The redevelopment program at Lavarack included masterplanning studies, followed by the construction of three major mess facilities and more than 1000 single-occupancy accommodation units. Somewhere between a tourism facility and a boarding school campus, the program was glibly described by the design team as an “adventure-eco village for x-treme sportsmen and sportswomen”. The approach implemented by Bligh Voller Nield and Troppo is typified by a considered response to place, climate and “culture”. The design team actively promoted passive climate control and the use of architectural strategies to reduce resource consumption. The formal language employed is steeped in the vernacular Queensland tradition of light-weight, additive construction.

Intent on challenging the existing models of defence accommodation - air-conditioned three-storey walk-ups with balcony access - the design team aimed to improve both climatic performance and the relationships between communal and private space. This process was facilitated by an informed and responsive client representative, whose support contributed positively to the success of the outcome.

Time constraints imposed by a fast-track design and build contract led the design team to work in an intensely collaborative structure. A site office was established with members from both Bligh Voller Nield and Troppo.Weekly design meetings were held to workshop ideas and the furious development of options ensued in close collaboration with the various consultants. Given the scale of the project, options were subject to detailed analysis in order to meet the performance and budgetary requirements of the brief. To avoid delays in the client approval process, a report in the form of a “pattern book” was established to obtain agreement on design principle in advance of the finalised scheme.

Lavarack Barracks is bound to the south by the imposing outcrop of Mt Stuart, with its range of foothills, and spreads northwards across a flat plain to the east-west axis of University Drive. An evolution in army practices and in the lifestyle expectations of defence personnel motivated the BVN/Troppo masterplan which sought to address some of the organisational difficulties in the existing barracks, induced by the overlapping of working and housing. With heavy artillery parade grounds directly adjacent to sleeping quarters, the site lacked functional hierarchy and a clearly legible visual structure. The existing axis of Robert Towns Boulevard, parallel to University Drive, was re-employed as the site’s major spine, with residential areas organised into three distinct precincts at the base of the foothills. The mess facilities, placed directly on the spine in the manner of a corner pub, identify the residential precincts and function as the social and community spaces of the barracks. The operational areas were restructured and contained to the north. By clearly separating the various functions of the site, the design team strove to create a semblance of “normal” urban life within a military compound in order for personnel to have a sense of entering “home” after a day’s “work” at the base.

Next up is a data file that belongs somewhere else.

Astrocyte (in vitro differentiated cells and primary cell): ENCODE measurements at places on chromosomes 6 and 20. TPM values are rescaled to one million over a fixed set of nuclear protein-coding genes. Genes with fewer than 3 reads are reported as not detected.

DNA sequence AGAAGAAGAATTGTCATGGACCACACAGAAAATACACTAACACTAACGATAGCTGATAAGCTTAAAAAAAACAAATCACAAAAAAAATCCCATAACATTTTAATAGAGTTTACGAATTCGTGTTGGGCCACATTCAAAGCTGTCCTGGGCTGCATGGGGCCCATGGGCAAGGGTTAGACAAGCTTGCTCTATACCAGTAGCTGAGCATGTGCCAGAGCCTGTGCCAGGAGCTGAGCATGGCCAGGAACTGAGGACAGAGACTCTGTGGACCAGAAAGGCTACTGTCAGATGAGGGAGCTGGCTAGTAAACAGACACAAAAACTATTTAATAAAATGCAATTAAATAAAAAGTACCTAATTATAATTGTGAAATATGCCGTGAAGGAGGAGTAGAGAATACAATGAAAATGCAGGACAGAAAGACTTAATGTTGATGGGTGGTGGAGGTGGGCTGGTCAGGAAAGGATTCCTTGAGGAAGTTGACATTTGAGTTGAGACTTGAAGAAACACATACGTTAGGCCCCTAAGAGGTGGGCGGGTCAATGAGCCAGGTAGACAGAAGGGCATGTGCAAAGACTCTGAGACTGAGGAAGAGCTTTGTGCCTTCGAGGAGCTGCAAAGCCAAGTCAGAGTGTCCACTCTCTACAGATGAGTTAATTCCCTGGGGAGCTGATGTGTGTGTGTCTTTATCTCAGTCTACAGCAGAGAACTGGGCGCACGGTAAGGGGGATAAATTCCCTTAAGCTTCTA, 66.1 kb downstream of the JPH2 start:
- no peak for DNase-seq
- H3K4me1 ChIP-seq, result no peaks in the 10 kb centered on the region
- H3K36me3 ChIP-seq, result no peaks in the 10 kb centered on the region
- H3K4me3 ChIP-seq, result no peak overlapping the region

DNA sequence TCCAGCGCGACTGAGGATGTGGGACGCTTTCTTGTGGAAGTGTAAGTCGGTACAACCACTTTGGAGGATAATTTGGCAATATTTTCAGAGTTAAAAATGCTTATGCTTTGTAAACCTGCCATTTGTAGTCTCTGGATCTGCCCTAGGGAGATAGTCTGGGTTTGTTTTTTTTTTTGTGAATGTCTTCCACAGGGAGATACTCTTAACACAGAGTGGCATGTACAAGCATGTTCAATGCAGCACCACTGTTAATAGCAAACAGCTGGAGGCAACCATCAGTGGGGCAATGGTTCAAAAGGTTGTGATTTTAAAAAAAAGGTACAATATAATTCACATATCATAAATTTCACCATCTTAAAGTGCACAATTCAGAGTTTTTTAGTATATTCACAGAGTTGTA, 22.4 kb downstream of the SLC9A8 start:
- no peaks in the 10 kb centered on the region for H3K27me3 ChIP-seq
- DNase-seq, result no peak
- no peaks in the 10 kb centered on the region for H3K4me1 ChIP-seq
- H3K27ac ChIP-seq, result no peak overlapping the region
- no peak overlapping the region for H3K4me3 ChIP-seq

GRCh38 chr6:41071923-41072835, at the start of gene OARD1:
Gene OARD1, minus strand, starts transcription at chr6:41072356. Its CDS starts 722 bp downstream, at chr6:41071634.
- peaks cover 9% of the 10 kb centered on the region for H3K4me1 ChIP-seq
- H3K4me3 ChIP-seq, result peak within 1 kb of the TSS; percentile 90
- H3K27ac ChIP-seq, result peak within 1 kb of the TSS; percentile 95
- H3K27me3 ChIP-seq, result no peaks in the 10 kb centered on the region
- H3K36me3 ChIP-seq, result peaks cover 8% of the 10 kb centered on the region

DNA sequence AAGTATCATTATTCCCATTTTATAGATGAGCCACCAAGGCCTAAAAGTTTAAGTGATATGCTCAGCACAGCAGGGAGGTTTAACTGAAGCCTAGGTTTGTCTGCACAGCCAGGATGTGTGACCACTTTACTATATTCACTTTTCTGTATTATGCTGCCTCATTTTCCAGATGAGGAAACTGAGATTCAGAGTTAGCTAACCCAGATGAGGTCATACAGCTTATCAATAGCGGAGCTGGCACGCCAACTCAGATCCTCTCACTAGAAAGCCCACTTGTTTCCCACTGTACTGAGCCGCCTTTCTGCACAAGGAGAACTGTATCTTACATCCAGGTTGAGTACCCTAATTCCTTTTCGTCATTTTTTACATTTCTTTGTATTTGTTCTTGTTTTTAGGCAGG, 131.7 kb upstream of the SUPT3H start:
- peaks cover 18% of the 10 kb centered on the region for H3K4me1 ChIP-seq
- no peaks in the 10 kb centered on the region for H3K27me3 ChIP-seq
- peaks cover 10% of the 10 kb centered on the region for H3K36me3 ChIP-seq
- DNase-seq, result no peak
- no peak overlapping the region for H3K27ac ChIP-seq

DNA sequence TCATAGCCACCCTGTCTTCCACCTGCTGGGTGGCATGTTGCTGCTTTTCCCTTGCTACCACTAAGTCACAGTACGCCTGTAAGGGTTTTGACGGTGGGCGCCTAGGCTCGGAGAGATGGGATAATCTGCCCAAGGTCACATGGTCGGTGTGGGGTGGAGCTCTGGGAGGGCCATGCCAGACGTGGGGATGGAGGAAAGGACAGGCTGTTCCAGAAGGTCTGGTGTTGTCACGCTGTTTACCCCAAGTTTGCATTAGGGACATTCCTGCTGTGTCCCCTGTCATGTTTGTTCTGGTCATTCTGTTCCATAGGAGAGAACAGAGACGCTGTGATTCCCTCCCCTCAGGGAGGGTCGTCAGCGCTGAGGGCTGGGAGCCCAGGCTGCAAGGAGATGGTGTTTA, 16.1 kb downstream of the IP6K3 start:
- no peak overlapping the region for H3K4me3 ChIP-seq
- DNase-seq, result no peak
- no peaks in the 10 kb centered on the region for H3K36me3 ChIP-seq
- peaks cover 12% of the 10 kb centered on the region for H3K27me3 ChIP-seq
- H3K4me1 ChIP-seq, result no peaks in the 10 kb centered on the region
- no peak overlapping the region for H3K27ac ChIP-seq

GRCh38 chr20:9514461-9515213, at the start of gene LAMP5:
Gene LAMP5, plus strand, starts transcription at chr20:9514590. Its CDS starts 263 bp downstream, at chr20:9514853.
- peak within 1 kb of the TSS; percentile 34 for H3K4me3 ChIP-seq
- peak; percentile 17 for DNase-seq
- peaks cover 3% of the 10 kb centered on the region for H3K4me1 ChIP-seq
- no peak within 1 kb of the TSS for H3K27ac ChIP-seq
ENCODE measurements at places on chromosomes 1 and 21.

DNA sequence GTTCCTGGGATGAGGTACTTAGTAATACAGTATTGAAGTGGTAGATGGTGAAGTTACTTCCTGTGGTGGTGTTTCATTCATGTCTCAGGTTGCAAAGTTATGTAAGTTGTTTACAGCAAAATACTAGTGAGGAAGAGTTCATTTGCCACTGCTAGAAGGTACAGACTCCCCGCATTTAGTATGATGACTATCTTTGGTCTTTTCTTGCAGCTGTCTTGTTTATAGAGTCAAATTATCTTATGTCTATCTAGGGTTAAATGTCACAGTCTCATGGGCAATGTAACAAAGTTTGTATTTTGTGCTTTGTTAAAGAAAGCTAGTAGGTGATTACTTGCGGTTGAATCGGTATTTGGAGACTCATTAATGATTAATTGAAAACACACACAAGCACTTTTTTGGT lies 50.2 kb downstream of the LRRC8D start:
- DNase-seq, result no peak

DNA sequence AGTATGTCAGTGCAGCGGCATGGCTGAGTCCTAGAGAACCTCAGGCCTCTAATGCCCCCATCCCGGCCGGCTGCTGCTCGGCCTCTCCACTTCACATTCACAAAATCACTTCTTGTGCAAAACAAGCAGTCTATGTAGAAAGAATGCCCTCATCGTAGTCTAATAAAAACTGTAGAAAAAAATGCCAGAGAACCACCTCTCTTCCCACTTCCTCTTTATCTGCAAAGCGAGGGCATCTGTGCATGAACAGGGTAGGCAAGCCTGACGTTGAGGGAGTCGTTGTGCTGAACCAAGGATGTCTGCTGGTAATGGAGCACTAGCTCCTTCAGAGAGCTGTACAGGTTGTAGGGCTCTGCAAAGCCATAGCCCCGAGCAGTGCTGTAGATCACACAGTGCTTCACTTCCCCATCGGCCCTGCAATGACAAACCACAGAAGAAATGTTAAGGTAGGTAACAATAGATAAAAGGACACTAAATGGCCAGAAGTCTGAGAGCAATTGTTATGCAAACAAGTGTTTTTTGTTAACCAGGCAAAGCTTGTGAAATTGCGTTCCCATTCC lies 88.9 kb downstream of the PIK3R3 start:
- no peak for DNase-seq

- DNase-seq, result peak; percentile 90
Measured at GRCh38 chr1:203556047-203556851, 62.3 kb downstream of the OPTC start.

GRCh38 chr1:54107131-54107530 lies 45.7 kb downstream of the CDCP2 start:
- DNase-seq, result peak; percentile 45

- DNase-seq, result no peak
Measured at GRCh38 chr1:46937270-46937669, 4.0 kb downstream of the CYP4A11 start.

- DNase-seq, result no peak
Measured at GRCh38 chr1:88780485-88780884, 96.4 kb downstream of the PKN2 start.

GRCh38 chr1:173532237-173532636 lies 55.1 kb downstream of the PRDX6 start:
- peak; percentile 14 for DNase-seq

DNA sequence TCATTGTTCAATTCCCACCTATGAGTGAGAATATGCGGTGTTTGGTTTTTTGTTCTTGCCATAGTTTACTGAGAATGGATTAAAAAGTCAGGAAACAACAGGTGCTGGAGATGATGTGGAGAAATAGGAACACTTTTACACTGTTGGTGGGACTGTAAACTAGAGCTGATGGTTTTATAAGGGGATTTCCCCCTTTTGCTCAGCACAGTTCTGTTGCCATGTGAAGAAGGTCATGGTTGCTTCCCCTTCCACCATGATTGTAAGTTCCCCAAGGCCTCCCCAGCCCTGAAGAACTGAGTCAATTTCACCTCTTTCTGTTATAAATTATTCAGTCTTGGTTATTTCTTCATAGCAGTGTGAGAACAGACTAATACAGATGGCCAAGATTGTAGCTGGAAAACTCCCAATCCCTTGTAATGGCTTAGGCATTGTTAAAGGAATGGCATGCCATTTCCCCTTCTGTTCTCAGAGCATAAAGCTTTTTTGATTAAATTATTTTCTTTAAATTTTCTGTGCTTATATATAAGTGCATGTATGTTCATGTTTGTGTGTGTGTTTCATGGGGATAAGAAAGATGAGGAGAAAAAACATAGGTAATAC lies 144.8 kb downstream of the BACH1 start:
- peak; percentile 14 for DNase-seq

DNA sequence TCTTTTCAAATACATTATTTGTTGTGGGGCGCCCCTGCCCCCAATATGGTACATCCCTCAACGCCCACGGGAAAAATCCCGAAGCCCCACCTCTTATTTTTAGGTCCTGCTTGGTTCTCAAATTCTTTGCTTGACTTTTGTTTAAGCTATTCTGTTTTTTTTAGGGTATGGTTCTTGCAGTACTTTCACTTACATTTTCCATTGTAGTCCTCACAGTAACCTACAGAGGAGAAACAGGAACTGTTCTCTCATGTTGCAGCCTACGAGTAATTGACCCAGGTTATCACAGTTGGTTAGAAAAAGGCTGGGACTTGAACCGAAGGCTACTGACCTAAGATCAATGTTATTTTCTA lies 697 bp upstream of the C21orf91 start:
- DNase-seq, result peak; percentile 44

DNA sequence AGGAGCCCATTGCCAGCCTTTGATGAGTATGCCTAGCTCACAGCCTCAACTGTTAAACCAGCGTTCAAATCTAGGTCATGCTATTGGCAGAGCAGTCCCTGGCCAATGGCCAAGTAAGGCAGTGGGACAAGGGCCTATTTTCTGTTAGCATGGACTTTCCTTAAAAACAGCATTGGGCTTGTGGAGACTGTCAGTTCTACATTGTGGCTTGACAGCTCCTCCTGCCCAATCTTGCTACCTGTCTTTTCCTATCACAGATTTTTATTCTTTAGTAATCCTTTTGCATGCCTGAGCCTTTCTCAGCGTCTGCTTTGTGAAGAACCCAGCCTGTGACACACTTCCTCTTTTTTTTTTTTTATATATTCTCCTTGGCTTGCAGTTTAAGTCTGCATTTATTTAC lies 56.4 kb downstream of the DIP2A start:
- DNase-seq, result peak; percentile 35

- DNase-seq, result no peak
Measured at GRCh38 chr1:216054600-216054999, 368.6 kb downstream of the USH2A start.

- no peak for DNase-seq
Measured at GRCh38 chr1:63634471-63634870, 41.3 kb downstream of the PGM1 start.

The social hub provided by the mess facilities exemplifies the hierarchical structure of the institution. Separate entrances, facilities and car parking clearly denote the three major ranks, with servicing provided by a central kitchen and service court. In the army an officer is a gentleman and a soldier…is a worry. The large number of young recruits trained at Lavarack has led the army to provide facilities to contain their excesses within the base. Promotion signifies access to privileges and the subsequent expectations of behaviour are reflected in the architecture. This ranges from the type of entrance (open to the street as opposed to discreet), to the type of dining facility (from canteen to silver service), to the choice of materials and furnishings (from robust to refined).

Overall, the design team sought to minimise the use of mechanical ventilation in Townsville’s hot humid climate by paying careful attention to building orientation and by using breezeways and large covered outdoor living areas to generate cross-ventilation.

Built of blockwork and steel sheeting, each of the three mess facilities responds to the particularities of its site, located on the central spine, and each is given distinctive architectural treatment in terms of colour and masonry detailing. To emphasise the building’s presence and public function, the skillion roof of the single-storey mess is raised towards the street. Steel detailing is deliberately matter-of-fact in a tribute to the existing “heritage” of demountable buildings.